Is it allowed for a divorced man with a 10-year old son who's living permanently with him to marry a divorced woman with a 3-year old daughter who also lives permanently with her? Can both kids be raised together in one house after the marriage?


2 Answers 2


Marriage between a man and woman is inherently permissible, unless:

  • They are related within the prohibited degree (mahrams).(1)
  • The woman is already married (not divorced). (2)
  • The woman is a non-muslim and neither Christian nor Jew, or the man is a non-muslim.(3)
  • The man and woman have been previously married and thrice divorced (they will not be allowed to remarry unless the woman marries and is genuinely divorced by another man).(4)

Previous kids are not a cause that prevents marriage. The Prophet(SAW) married Khadijah(AS) while she had children from previous marriages, and he married other wives while he had children from deceased Khadijah.

It is not a recommended practice to keep children with step-parents since they are usually not loved the same way by their step-parents as their blood-relations.

A wife has the right in Islam to a separate residence for herself, and can not be forced to live with step-children from a previous marriage, nor with other relations of the husband.(5,6)

The custody of an underage child belongs by default to the mother when she is a divorcee or widow, though if she remarries the right of custody goes to the maternal grandmother or other female relatives who are not married to 'stranger' for the child. An older child has the right to choose their custodian. (7,8)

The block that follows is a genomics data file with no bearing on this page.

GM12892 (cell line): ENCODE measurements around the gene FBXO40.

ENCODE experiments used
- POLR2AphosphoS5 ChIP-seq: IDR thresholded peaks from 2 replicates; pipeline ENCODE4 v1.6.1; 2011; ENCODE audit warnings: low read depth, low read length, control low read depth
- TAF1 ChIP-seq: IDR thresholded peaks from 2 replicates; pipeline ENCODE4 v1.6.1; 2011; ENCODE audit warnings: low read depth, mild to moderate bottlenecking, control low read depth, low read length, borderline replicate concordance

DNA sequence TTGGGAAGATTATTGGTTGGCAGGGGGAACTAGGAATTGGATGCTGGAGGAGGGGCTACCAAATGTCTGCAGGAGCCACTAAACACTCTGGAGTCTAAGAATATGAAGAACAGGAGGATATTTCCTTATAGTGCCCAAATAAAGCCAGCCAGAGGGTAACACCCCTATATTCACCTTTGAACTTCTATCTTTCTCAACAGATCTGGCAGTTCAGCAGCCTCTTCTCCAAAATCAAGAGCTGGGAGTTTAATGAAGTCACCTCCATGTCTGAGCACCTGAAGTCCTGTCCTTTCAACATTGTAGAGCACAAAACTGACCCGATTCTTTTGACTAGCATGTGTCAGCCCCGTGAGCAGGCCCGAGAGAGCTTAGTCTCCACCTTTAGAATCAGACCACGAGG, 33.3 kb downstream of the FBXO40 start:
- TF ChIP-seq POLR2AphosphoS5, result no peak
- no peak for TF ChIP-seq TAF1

As long as the daughter hasn't reached puberty, there is no need for any separation from her step-brother(9,10). After puberty however, the children will not be mahrams to each other, and must cover themselves as they cover themselves from a stranger ... though the children will be mahrams to the step-parents(11).

  • Good outline of all the references
    – Thaqalain
    Apr 10, 2017 at 19:07

The children have nothing to do with it. It only complicates things. Because the children don't become Mahram.

Uma's answer is very good, I just want to give you an interesting touchstone.

Zayd ib Harithah was prophet Muhammad's step son.

Al-Ahzab: 40

مَّا كَانَ مُحَمَّدٌ أَبَا أَحَدٍ مِّن رِّجَالِكُمْ وَلَٰكِن رَّسُولَ اللَّهِ وَخَاتَمَ النَّبِيِّينَ ۗ وَكَانَ اللَّهُ بِكُلِّ شَيْءٍ عَلِيمًا

Muhammad is not the father of any of your men, but (he is) the Messenger of Allah, and the Seal of the Prophets: and Allah has full knowledge of all things.

The prophet wasn't his real father. In Islam, blood (+ marriage) ties are what bond people. Which is why adopted children don't inherit. (The deceased can give away as much he/she wants to anyone, but by default Islamic law they don't inherit anything, they are to inherit for their biological parents).

For this situation there is NO blood tie between the two children. So they aren't Mahram.

There is only a blood tie between the son and his step-mother through his father, so boy and step-mother are Mahram, and a relation between the daughter and her step-father through her mother, so daughter and step-father are Mahram.

If a new child is born, then that new child is Mahram to everyone :D.

(Kinship is an answer to many modern questions: inheritance, homosexuality, adoption, guardianship, Mahram vs. non-Mahram, friendship, etc.)

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